Man Suffers Brain Injury Following Anaesthetic Mistake
The wife of a Bristol engineer who survived a 30-foot fall at work only to suffer a devastating brain injury as a result of medical errors that left him suffocating during surgery has today supported calls for lessons to be learnt.
David Eslick (46), a self-employed heating engineer from Knowle was being treated at North Bristol NHS Trust after a terrifying fall when he inhaled the contents of his stomach – porridge which he had eaten for breakfast that morning - into his lungs, whilst being put under anaesthetic.
Now his lawyer, medical law and patient’s rights expert Kate Easy from Irwin Mitchell solicitors in Bristol, is urging the Trust to demonstrate it has learnt from the errors made, after it admitted that the wrong anaesthetic technique was used which resulted in the injury.
The father of one plummeted 30-foot when a tile became lose on the roof where he was working in June 2009. Lucky to be alive he was rushed to hospital where doctors confirmed that he had fractured his spine, leg and ankle.
After responding well to the emergency treatment David was taken back into surgery the following day for a routine operation on his ankle. But when wife Juliette (40) visited him later that day she was taken to ITU where she found her husband on a ventilator. He remained in a coma for five weeks.
Kate Easy said: “Although David suffered serious leg and back injuries medical experts were confident that he would have made a very good recovery following the initial surgery, even positive that he would be able to return to the job he loved. Instead, two years on, he is heavily dependent on his family for support and will never be able to live independently again.
“Though it is a huge relief to both David, and his family, that the Trust has admitted fault it is now imperative that lessons are learnt and improvements made to prevent future suffering.”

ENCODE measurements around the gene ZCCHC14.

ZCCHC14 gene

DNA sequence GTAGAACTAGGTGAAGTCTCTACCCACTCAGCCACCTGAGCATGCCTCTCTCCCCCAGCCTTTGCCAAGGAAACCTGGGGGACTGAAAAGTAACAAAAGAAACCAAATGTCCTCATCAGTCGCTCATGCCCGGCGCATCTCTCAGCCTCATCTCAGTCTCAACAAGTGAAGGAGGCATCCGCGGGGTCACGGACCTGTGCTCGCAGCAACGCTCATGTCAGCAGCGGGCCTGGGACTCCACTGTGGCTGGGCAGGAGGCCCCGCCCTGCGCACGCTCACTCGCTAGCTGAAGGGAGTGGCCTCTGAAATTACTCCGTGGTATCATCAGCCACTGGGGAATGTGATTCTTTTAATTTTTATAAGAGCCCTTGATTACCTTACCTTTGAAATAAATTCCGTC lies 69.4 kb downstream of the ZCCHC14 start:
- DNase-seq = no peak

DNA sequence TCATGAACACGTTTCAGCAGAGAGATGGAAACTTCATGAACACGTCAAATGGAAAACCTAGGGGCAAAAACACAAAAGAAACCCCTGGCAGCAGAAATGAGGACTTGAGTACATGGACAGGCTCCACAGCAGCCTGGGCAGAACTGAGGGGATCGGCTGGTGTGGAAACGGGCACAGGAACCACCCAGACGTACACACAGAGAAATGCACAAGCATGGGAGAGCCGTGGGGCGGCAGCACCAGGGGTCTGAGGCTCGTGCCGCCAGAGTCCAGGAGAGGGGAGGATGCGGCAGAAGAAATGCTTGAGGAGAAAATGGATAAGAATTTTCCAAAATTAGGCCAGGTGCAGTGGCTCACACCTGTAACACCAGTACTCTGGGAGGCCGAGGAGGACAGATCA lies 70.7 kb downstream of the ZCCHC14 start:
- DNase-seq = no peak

After regaining consciousness David was transferred to the stroke unit at the Bristol Royal Infirmary where he started rehabilitation. Unable to swallow or speak normally he underwent months of painful rehabilitation and regained some movement in the left side of his body. But his left hand is still paralysed and he suffers various difficulties with that side of his body and significant memory problems.
Juliette said: “Staff told me that David was paralysed and a head scan showed that he had no movement on the left side of his body and had suffered brain damage, most likely as a result of a stroke caused by breathing the porridge into his lungs.
“Although David suffered serious injuries in his fall the real challenges he now faces for the rest of his life are caused by his brain injury. I just want assurances that lessons have been learnt so that every possible step is taken to prevent anyone suffering as we have going forward.”
David, who had run his own heating engineering business in Bristol, was forced to dissolve the company as a result of his injuries. He suffers from restricted short term memory and still has significant left sided physical difficulties. His speech, though improved, remains slurred, quiet and croaky.
Kate Easy from Irwin Mitchell said: “There is no escaping the fact that as a result of the basic errors made whilst administering the anaesthetic a man’s life has been turned upside down. It is now a question of ensuring that David has access to the care and rehabilitation he needs so that he, and his family, can live as normal a life as possible in spite of his injuries.”
Juliette said: “David’s brain injury has been devastating. We have been married for 13 years and have a 10-year-old son, Scott.
“We now have financial difficulties due to David having to give up work. Since the brain injury his personality has changed and it’s been very tough trying to carry on and shoulder the day to day responsibilities of running the home by myself.
“At the end of the day David is my husband. I love him very much and I know if I had been in a similar position he would have done the same for me. Any kind of brain injury is difficult to deal with but there is help available from specialists and charities and more needs to be done to make sure that people with brain injuries and their families get information and support at the earliest opportunity.”
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